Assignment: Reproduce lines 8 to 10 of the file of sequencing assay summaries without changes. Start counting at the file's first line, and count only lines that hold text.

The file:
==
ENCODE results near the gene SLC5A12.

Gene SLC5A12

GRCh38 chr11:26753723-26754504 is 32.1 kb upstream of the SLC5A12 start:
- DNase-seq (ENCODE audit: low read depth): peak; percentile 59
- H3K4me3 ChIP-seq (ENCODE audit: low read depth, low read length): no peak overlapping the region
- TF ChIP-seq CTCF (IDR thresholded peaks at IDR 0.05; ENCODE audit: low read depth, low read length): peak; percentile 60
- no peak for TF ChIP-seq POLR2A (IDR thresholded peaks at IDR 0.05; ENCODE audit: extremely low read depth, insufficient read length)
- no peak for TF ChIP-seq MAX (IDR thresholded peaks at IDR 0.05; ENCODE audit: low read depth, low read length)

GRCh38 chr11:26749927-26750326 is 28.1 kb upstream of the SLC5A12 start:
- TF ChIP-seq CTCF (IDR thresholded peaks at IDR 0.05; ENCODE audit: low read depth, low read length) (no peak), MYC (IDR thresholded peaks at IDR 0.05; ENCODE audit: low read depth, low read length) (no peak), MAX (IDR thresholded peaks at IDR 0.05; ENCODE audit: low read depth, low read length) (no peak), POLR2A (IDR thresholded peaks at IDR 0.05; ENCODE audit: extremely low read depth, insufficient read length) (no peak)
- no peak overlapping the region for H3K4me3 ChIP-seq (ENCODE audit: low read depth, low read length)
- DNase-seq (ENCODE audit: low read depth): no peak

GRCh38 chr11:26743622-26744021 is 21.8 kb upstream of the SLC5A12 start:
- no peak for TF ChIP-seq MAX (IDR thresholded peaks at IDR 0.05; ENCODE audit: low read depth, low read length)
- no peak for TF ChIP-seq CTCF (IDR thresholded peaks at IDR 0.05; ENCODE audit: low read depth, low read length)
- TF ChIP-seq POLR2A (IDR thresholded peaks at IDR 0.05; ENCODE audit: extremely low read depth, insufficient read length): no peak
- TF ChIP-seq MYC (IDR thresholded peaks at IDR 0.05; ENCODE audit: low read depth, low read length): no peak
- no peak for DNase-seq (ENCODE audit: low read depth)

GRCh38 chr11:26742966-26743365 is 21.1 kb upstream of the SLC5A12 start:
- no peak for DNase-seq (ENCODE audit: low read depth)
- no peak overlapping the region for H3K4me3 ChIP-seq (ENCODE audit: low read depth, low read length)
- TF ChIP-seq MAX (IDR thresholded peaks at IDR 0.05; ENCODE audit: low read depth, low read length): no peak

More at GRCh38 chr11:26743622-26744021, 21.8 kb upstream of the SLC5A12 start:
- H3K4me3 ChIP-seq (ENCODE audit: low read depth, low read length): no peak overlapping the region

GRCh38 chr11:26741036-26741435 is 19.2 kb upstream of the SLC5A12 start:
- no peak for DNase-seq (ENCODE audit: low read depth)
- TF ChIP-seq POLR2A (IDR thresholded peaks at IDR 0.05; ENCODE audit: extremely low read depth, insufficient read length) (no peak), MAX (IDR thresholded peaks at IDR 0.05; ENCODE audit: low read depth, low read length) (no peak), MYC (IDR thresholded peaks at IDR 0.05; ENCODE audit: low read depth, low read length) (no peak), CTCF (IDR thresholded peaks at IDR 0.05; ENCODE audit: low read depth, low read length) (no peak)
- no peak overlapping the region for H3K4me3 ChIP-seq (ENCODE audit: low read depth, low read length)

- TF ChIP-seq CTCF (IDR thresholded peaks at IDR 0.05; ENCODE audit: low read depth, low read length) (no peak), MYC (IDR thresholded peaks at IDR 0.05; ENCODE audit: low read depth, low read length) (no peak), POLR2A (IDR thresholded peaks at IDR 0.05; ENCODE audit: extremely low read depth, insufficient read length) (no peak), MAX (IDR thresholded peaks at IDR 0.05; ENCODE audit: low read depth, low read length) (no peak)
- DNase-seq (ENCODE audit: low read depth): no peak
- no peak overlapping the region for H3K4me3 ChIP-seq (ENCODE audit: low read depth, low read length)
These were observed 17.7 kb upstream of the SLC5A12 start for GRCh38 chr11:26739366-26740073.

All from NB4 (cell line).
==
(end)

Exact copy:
- no peak for TF ChIP-seq MAX (IDR thresholded peaks at IDR 0.05; ENCODE audit: low read depth, low read length)

GRCh38 chr11:26749927-26750326 is 28.1 kb upstream of the SLC5A12 start:
- TF ChIP-seq CTCF (IDR thresholded peaks at IDR 0.05; ENCODE audit: low read depth, low read length) (no peak), MYC (IDR thresholded peaks at IDR 0.05; ENCODE audit: low read depth, low read length) (no peak), MAX (IDR thresholded peaks at IDR 0.05; ENCODE audit: low read depth, low read length) (no peak), POLR2A (IDR thresholded peaks at IDR 0.05; ENCODE audit: extremely low read depth, insufficient read length) (no peak)